Christopher Dorner

The Phantom of Christopher Dorner Haunts Southern California

Allegedly murderous ex-cop perhaps not the best person to represent anger over police abuse

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Hope he painted that on his car, too.
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Is he alive? Is he dead? Is he that large black man in the parking lot of a home improvement store? (No) Is this a bad time to be a large, dark-skinned man in Southern California? (Possibly)

The mystery of Christopher Dorner continues to spool out in Southern California as the man sought for the murders of three people as part of an apparent crusade against the Los Angeles Police Department members he holds responsible for his termination continues to elude capture. Assuming he's still alive to be captured. Assuming he's still in Southern California.

As we noted last week when the manhunt first began, Dorner left behind an apparent lengthy manifesto blaming his termination as a police officer on a racist, corrupt LAPD that retaliated against him for reporting a colleague for allegedly kicking a suspect in the chest and head. As the Los Angeles Times diplomatically observed, the accusations have had some "resonance" among members of the public as well as some employees within the LAPD. Twitter hashtags like #GoDornerGo and #WeStandWithDorner have popped up, and a Facebook page titled "We Are All Chris Dorner" has about 2,300 likes. That's actually not a lot.

In an extremely rare move (California police disciplinary records are about as hard to get access to as the White House's drone regulations), LAPD Charlie Beck has reopened the case that ultimately got Dorner sacked and let the media take a look. The Times reviewed the records:

For a Los Angeles Police Department disciplinary panel, the evidence was persuasive: Rookie officer Christopher Jordan Dorner lied when he accused his training officer of kicking a mentally ill man during an arrest.

But when a Los Angeles County Superior Court judge examined the case a year later in 2010 as part of an appeal filed by Dorner, he seemed less convinced.

Judge David P. Yaffe said he was "uncertain whether the training officer kicked the suspect or not" but nevertheless upheld the department's decision to fire Dorner, according to court records reviewed by The Times. …

LAPD records show that Dorner's disciplinary panel heard from several witnesses who testified that they did not see the training officer kick the man. The panel found that the man did not have injuries consistent with having been kicked, nor was there evidence of having been kicked on his clothes. A key witness in Dorner's defense was the man's father, who testified that his son told him he had been kicked by police. The panel concluded that the father's testimony "lacked credibility," finding that his son was too mentally ill to give a reliable account.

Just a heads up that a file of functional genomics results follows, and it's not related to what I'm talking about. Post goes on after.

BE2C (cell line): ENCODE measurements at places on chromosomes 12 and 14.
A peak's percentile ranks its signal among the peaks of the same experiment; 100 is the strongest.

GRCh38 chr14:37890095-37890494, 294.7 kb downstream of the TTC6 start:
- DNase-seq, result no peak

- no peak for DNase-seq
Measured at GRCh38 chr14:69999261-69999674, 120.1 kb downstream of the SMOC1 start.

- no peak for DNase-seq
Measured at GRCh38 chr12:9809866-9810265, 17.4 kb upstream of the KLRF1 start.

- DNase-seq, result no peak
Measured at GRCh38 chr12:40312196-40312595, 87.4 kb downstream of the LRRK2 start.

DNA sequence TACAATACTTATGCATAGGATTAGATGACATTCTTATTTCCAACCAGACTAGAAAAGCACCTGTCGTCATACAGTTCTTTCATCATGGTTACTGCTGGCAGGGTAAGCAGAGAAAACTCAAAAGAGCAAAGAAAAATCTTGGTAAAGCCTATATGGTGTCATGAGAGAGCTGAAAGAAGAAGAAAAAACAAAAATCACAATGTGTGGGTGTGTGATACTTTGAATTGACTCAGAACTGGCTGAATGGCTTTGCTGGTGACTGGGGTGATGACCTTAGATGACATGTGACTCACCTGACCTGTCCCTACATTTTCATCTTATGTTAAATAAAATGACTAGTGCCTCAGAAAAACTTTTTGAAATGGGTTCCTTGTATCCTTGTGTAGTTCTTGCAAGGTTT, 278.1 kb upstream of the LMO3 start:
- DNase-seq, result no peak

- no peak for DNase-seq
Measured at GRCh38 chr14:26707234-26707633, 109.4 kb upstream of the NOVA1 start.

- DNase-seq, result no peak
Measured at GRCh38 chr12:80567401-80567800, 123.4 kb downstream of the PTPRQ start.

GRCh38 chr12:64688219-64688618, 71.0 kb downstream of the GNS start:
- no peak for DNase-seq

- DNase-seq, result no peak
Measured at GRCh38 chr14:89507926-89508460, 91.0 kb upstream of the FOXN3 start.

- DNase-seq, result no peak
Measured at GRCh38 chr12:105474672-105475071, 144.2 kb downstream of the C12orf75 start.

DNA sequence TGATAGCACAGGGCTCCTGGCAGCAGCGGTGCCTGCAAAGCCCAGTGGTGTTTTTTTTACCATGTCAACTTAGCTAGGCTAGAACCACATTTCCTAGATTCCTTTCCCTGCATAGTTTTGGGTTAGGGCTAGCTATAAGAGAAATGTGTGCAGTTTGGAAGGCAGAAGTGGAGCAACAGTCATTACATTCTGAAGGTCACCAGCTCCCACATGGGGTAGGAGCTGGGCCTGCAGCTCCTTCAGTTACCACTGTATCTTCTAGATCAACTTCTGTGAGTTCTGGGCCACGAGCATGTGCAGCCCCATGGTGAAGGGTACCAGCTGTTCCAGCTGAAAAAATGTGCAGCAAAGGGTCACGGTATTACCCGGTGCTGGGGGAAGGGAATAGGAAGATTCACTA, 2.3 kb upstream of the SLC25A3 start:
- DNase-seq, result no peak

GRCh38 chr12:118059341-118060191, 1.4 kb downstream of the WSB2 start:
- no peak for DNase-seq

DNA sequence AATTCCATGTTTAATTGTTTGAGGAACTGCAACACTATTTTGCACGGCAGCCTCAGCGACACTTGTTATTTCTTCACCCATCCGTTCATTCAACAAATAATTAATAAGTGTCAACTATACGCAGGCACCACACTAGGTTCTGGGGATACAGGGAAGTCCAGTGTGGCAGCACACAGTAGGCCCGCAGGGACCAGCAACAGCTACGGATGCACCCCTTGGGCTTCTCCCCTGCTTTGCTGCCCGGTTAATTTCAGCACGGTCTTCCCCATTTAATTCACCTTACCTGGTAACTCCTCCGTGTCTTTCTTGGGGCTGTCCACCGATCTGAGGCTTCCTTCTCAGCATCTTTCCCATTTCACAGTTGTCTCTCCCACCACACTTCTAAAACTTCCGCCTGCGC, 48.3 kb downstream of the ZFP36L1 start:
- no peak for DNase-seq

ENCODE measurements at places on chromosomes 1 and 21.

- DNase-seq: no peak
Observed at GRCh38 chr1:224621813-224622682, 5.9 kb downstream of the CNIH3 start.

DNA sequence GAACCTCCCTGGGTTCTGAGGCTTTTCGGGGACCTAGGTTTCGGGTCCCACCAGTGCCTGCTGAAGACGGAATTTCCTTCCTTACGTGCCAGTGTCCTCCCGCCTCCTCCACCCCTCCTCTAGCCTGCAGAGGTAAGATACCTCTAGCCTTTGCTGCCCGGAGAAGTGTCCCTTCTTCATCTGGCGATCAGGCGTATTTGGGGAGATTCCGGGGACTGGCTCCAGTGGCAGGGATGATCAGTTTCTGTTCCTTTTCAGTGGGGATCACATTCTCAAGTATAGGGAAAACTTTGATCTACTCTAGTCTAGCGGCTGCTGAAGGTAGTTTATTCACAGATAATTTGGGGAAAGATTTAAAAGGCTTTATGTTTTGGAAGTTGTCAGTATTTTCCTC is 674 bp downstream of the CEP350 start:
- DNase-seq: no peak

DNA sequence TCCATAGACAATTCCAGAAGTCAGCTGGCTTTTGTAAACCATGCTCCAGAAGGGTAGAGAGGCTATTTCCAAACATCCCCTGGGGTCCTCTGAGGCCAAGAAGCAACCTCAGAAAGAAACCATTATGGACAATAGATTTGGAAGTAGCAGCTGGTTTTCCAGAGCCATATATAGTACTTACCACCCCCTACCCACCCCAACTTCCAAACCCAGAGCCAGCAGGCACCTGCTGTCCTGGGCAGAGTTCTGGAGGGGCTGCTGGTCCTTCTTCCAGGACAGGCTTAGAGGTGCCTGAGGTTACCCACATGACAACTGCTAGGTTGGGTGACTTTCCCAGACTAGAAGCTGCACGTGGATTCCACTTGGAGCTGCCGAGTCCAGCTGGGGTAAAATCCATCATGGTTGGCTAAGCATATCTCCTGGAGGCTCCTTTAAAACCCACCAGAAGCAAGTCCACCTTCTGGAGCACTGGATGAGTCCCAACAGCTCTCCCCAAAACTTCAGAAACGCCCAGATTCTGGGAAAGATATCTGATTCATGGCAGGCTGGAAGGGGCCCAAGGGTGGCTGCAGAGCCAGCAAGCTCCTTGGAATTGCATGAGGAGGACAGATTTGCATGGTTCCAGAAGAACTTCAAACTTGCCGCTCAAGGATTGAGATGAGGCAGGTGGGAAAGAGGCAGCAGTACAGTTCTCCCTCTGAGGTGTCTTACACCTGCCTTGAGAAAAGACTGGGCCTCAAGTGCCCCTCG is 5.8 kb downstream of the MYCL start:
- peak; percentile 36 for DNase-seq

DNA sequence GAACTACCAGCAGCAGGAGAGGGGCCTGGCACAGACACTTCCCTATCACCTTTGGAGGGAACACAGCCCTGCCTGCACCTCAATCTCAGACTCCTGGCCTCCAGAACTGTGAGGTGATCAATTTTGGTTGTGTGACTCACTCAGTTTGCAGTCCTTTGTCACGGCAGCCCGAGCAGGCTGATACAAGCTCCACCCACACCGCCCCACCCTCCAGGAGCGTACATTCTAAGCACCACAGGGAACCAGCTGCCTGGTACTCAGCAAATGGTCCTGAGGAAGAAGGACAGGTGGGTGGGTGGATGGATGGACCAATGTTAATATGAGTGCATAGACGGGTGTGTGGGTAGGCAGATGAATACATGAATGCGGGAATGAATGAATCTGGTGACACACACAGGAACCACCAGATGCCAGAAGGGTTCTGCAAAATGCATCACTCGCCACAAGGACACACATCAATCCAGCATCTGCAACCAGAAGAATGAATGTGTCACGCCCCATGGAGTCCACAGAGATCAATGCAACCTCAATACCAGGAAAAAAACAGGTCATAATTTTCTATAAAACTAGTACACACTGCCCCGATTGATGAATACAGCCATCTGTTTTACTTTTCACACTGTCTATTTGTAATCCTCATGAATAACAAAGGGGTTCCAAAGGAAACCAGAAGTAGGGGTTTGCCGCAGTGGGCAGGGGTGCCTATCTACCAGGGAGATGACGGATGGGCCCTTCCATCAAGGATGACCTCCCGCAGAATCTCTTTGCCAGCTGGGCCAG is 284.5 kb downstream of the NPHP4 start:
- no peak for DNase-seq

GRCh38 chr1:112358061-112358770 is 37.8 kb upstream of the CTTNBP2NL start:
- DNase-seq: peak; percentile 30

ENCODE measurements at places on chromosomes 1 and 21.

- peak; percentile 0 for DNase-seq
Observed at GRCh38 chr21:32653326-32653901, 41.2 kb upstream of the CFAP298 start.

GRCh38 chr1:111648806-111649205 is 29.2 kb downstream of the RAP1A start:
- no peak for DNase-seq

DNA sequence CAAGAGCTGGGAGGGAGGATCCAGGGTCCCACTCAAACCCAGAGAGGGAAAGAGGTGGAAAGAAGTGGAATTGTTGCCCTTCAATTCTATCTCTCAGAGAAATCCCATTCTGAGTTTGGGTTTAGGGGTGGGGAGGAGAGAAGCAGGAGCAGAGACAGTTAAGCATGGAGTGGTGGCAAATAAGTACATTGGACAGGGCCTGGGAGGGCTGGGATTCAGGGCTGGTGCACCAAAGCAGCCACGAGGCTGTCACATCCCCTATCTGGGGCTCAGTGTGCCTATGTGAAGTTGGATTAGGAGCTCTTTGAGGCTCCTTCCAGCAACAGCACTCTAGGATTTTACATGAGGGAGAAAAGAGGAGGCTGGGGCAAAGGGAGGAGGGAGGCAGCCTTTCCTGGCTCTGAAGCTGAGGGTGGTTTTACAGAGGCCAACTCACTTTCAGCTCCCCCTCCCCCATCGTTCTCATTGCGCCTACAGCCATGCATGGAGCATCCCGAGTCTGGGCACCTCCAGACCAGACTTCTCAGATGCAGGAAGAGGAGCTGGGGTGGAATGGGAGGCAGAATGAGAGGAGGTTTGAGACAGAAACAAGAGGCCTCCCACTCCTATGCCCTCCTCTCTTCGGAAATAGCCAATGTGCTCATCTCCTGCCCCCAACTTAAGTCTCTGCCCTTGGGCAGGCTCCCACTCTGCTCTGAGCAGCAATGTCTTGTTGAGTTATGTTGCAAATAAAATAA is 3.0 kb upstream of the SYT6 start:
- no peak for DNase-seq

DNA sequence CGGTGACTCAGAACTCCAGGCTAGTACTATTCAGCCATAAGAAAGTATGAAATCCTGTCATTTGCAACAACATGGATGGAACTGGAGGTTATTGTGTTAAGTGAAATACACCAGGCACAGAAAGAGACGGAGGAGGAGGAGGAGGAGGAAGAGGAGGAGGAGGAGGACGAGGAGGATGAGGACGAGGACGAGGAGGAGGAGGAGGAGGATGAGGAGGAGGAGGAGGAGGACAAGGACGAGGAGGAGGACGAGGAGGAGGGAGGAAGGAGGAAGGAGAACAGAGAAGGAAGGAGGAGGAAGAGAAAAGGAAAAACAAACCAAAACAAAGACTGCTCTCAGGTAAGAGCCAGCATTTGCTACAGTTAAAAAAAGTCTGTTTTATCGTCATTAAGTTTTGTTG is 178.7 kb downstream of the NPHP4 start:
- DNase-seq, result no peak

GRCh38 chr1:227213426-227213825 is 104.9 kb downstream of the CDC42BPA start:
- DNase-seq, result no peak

It's interesting that while the judge had doubts about whether Dorner lied he still upheld the decision to fire him. I would be curious to see if judges made similar deferences to the LAPD when officers are appealing terminations for actually hurting citizens as opposed to filing complaints about fellow officers. But again, California law gives police officers secrecy and special protections. We don't have decent context to evaluate the judge's decision. Whatever disciplinary process may follow for the officers who recklessly shot two newspaper delivery women will likely not get the kind of public airing Beck has given Dorner's case.

Ultimately, the knowledge that California law actually conceals these cases from the public is undoubtedly feeding any pro-Dorner support, or at least a certain level of empathy. In November, Los Angeles deputies (not police) shot an unarmed man five times in the back, killing him. Deputies say he was reaching for a weapon. Witnesses say otherwise. Riots in Anaheim (again not the LAPD) last year followed a similar police shooting. Prosecutors are declining to charge the officer who fired the shots. So Dorner's "crusade" strikes a chord with those who see a Southern California police force largely unrestrained and unresponsive.

But Dorner makes a terrible choice for a folk hero. His first alleged victims were the daughter of the man who defended him in the disciplinary process and her fiancé. Dorner's manifesto blames Randal Quan for not defending him and accuses him of conspiring with the rest of the police to get rid of him. But in the report of the disciplinary panel, Quan said that the department was making a scapegoat of Dorner in his attempt to keep the man from getting fired.

It's possible that the department retaliated against Dorner for blowing the whistle on an abusive training officer. It's also possible that Dorner himself was retaliating because of the performance evaluations he had been given by that very same officer:

On several evaluation forms, [Teresa] Evans rated Dorner as "satisfactory" but indicated he needed to improve in certain areas. At one point, she told him she would give him an "unsatisfactory" rating unless he improved. "He was upset," she said.

Records show that Dorner reported the kicks a day after he received an evaluation in which Evans noted that he needed to show improvement in three categories, including the time it took to write reports, officer safety and use of common sense and good judgment.

Rallying behind Dorner is going to just harden the "us vs. them" mentality of law enforcement agencies in Southern California. I don't know whether Dorner deserved to be terminated, but I do know that an officer on a murderous rampage over losing his job is perhaps not the most logical rallying point to fight against police abuse.